Earthquakes Living Lab: The Theory of Plate Tectonics Each TeachEngineering lesson or activity is correlated to one or more K-12 science, technology, engineering or math (STEM) educational standards. All 100,000+ K-12 STEM standards covered in TeachEngineering are collected, maintained and packaged by the Achievement Standard Network (ASN), a project of JES & Co. (www.jesandco.org). In the ASN, standards are hierarchically structured: first by source; e.g., by state; within source by type; e.g., science or mathematics; within type by subtype, then by grade, etc. Click on the standard groupings to explore this hierarchy as it applies to this document.
Cracking Up: Plate Tectonics, Volcanism, and the Structure of the Earth Model the structural layers of the Earth, investigate the data that led to the theory of plate tectonics, and discover the relationship between plate tectonics and earthquakes, volcanos, and mountains, through data analysis and hands-on activities. Preliminary Concepts Igneous: this rocks form as liquid magma or lava cools; the crystals that form are interlocking Metamorphic: this rock forms from existing (not molten) rocks under heat and/or pressure; the crystals are interlocking and have a preferred orientation Sedimentary: rocks are cemented together; not formed from crystals but from pieces or precipitants One common misconception is that layered rocks are always sedimentary; in fact, many metamorphic rocks are layered, and even a few igneous rocks can have layers.
Geologic Hazards Some volcanic eruptions are mild and slow, while others are powerful and dramatic. An eruption happens when magma, gases, or steam break through vents in the Earth's surface. A mild eruption may simply discharge steam and other gases, or quietly extrude lava. A strong eruption can consist of violent explosions that send great clouds of gas-laden debris into the atmosphere, or may consist of explosions that blast sideways from a collapsed portion of the volcano, as happened in the 1980 eruption of Mount St. Helens. Eruptions can alter the land and water locally through lava flows, lahars, pyroclastic flows, and landslides.
Drifting Continents Summary This activity is a teacher-led demonstration of continental drift and includes a math worksheet for students involving the calculation of continental drift over time. Students will understand what continental drift is, why it occurs, and how earthquakes occur because of it. Engineering Connection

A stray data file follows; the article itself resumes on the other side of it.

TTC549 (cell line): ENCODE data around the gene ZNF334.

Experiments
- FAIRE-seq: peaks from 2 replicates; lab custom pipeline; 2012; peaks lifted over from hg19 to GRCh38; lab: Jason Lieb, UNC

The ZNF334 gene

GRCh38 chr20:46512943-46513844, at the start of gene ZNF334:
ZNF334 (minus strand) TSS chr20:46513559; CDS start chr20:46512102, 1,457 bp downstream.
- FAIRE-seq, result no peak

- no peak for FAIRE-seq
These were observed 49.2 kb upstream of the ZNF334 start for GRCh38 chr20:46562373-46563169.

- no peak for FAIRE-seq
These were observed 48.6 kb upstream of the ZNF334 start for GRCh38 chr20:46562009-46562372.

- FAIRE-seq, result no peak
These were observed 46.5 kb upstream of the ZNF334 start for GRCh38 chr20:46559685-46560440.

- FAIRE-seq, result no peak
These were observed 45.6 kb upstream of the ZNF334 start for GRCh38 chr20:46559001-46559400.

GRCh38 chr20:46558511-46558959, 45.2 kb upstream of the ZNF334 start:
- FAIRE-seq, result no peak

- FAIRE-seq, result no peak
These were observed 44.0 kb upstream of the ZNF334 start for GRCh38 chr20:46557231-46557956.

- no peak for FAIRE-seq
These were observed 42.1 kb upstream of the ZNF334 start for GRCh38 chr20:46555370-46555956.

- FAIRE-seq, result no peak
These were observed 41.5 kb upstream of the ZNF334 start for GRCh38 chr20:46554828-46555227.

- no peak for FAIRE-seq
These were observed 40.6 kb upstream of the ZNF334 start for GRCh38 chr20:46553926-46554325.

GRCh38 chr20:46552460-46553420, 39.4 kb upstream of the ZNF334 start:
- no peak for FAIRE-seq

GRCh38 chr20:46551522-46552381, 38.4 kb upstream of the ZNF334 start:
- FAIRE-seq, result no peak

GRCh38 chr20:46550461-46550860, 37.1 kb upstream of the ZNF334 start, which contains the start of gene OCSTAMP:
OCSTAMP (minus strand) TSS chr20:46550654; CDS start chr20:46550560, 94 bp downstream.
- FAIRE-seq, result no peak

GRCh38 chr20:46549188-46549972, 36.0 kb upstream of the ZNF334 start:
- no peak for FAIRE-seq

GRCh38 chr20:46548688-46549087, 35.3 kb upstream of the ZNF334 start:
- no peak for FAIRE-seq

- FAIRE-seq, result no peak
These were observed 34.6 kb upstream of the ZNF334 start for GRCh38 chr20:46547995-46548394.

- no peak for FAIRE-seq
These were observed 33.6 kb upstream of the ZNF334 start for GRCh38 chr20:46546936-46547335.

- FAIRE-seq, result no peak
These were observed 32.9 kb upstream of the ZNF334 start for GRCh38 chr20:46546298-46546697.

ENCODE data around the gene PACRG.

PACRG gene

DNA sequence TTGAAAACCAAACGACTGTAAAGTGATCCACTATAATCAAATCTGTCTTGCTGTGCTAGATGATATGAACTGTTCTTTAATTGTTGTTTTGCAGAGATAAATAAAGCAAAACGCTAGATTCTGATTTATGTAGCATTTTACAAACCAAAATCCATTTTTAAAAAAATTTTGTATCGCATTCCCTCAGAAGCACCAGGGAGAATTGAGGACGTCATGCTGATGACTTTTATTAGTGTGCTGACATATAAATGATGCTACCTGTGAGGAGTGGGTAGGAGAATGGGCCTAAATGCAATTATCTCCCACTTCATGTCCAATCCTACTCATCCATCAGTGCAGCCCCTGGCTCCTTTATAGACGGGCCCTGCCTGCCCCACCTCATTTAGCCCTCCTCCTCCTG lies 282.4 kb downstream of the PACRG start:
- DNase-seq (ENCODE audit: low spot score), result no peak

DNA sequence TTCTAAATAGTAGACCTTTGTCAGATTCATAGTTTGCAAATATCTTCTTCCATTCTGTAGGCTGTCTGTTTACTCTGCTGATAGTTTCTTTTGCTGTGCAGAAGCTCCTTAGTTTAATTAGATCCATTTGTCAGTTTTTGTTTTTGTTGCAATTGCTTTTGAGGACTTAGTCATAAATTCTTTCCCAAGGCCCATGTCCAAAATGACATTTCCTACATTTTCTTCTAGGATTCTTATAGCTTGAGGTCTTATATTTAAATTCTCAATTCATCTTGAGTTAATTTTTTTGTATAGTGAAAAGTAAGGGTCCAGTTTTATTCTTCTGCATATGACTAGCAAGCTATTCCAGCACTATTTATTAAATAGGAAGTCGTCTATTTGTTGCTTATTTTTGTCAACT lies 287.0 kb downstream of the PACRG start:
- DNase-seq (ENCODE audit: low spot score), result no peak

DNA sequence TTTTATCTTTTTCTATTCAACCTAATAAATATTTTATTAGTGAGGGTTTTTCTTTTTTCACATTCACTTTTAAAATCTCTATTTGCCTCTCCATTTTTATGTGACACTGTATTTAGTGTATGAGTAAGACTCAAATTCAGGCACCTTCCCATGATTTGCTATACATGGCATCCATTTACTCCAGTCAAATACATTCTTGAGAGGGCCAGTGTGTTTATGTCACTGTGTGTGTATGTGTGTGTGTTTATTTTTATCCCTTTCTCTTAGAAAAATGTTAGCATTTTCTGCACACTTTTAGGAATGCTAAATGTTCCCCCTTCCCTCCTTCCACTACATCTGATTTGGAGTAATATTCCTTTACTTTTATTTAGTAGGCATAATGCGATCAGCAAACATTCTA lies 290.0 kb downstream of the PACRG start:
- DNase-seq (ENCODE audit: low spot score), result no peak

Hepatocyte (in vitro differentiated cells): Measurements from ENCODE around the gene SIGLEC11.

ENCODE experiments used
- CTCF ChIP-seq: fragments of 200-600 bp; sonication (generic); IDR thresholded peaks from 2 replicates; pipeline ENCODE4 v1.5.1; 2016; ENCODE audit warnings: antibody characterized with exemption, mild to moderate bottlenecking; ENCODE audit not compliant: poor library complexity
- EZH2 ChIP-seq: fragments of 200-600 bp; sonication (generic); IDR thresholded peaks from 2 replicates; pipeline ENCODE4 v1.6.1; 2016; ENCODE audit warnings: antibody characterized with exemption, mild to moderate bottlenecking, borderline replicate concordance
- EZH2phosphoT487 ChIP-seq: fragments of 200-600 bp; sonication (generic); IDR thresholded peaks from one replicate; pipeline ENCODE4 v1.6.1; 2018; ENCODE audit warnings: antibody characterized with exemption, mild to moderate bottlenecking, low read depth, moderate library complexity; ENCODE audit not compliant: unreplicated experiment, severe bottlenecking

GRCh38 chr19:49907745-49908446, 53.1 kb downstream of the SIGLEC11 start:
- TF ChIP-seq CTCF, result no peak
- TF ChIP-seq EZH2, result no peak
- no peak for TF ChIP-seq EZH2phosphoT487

Plate Tectonics Lesson Summary Overview According to the theory of plate tectonics, Earth's crust is composed of a number of individual plates that change shape and position over time. Geophysical evidence indicates that the face of Earth's surface has changed significantly since its initial formation and that the plates on which the continents are located are in constant motion. The movement of the plates is responsible for the formation of ocean basins, mountain ranges, islands, volcanoes, and earthquakes. Important concepts in the theory of plate tectonics include the following:
Ring of Fire The Ring of Fire is a string of volcanoes and sites of seismic activity, or earthquakes, around the edges of the Pacific Ocean. The Ring of Fire isnt quite a circular ring. Its shaped more like a 40,000-kilometer (25,000-mile) horseshoe. JOIDES Resolution - Ocean Drilling Research Vessel The first three activitie s below are variations on the theme of ages of the basement rock spreading outward from the mid-Atlantic Ridge as determined by Deep Sea Drilling Project scientists with samples of microfossils taken by RV Glomar Challenger in 1968. Plate Tectonics - Earth Like a Puzzle - Children learn about plate tectonics, earthquakes, and volcanoes at this site in Scripps Institution of Oceanography by Nan Criqui Most people know that Earth is moving around the Sun and that it is constantly spinning. But did you know that the continents and oceans are moving across the surface of the planet? Volcanoes and earthquakes as well as mountain ranges and islands all are results of this movement. Less than 100 years ago, many scientists thought the continents always had been the same shape and in the same place. A few scientists noted that the eastern coastline of South America and the western coastline of Africa looked as if they could fit together.